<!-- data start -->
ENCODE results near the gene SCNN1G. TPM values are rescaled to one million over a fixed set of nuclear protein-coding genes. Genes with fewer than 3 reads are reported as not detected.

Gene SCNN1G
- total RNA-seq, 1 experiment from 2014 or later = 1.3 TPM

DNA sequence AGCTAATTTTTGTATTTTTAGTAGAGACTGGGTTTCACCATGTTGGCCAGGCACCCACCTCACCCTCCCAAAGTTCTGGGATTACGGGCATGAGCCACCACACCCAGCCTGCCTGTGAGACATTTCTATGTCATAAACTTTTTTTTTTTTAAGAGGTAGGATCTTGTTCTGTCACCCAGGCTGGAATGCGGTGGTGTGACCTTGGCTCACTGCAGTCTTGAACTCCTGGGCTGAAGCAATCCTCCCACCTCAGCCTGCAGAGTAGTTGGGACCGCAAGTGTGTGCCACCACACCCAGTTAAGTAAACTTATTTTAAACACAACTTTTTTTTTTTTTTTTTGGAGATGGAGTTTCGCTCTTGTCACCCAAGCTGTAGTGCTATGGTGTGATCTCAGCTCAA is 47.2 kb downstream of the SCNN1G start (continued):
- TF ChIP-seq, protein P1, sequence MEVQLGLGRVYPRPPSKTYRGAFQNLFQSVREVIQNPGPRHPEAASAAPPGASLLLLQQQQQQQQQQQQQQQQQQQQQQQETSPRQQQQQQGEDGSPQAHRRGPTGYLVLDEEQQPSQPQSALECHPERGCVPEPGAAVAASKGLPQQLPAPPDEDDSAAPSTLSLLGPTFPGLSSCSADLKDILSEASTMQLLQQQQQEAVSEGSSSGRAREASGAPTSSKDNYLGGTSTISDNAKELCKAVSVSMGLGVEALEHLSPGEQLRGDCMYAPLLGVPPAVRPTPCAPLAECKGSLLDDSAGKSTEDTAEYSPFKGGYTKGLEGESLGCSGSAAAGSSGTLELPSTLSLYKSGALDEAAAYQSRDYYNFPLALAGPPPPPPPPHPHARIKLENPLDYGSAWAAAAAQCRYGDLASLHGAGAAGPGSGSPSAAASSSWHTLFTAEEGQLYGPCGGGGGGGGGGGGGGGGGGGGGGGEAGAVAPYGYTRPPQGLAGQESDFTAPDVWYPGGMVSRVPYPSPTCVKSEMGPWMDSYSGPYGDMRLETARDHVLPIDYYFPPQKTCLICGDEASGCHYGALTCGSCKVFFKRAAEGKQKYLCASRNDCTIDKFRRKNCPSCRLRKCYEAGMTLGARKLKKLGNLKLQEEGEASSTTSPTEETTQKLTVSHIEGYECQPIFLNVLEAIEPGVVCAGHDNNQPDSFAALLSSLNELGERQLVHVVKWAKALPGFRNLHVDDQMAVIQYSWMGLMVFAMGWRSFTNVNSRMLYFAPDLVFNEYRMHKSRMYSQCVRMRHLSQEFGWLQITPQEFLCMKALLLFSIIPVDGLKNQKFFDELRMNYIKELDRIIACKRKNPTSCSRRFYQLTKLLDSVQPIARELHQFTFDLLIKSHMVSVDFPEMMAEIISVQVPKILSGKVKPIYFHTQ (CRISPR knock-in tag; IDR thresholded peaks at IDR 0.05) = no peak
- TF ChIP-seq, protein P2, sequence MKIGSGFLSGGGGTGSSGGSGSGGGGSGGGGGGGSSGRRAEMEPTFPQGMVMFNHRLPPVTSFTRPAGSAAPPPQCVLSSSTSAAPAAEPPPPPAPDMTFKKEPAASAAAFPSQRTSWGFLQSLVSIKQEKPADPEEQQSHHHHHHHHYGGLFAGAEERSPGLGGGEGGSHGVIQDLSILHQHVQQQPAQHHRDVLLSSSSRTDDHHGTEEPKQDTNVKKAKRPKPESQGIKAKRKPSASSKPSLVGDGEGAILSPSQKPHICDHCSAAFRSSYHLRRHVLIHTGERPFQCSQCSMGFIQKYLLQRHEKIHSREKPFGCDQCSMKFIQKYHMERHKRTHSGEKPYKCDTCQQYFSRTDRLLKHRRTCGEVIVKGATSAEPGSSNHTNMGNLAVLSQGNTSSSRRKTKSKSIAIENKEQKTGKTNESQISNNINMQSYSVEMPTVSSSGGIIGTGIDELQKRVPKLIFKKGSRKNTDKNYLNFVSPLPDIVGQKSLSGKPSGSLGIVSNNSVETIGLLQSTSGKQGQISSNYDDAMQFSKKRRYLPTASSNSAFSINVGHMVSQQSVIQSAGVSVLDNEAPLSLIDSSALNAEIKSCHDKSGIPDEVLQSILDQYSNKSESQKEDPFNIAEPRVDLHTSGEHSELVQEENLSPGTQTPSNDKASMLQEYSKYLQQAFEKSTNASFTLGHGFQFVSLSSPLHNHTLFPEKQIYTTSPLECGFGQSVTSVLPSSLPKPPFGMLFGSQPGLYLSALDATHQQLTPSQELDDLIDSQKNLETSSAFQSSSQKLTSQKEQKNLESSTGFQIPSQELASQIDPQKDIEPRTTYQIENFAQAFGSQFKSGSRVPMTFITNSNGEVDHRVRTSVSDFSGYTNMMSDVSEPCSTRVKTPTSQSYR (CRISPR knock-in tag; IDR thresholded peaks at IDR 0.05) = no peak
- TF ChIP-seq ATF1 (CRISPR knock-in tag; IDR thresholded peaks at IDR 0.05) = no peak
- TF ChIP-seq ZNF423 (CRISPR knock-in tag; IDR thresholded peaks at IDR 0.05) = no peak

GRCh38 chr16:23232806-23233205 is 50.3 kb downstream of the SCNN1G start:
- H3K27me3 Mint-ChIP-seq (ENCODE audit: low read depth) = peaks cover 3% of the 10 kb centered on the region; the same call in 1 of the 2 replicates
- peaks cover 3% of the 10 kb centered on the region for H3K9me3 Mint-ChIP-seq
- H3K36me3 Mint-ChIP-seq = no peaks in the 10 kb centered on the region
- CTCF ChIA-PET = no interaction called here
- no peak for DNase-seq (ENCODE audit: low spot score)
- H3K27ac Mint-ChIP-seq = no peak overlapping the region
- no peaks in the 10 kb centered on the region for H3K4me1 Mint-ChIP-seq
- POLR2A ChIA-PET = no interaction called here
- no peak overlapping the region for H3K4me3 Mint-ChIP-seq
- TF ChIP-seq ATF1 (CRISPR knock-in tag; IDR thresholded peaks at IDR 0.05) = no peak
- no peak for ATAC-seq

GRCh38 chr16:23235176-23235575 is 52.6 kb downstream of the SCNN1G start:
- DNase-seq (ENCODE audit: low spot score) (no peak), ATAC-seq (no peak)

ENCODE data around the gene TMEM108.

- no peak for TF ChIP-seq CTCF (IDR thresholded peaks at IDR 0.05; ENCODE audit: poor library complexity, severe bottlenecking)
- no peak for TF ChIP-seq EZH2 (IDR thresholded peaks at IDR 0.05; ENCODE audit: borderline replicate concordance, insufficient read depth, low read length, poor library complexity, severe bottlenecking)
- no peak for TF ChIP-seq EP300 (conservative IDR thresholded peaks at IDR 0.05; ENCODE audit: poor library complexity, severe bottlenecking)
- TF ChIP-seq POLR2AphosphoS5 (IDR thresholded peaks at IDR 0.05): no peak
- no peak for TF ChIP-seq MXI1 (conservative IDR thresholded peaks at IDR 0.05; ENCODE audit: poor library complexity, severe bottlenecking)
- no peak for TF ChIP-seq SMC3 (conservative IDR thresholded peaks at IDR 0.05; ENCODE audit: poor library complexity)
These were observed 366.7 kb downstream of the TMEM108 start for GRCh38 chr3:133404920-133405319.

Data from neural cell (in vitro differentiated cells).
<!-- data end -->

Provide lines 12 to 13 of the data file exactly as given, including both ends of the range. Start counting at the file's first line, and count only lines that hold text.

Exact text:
- H3K36me3 Mint-ChIP-seq = no peaks in the 10 kb centered on the region
- CTCF ChIA-PET = no interaction called here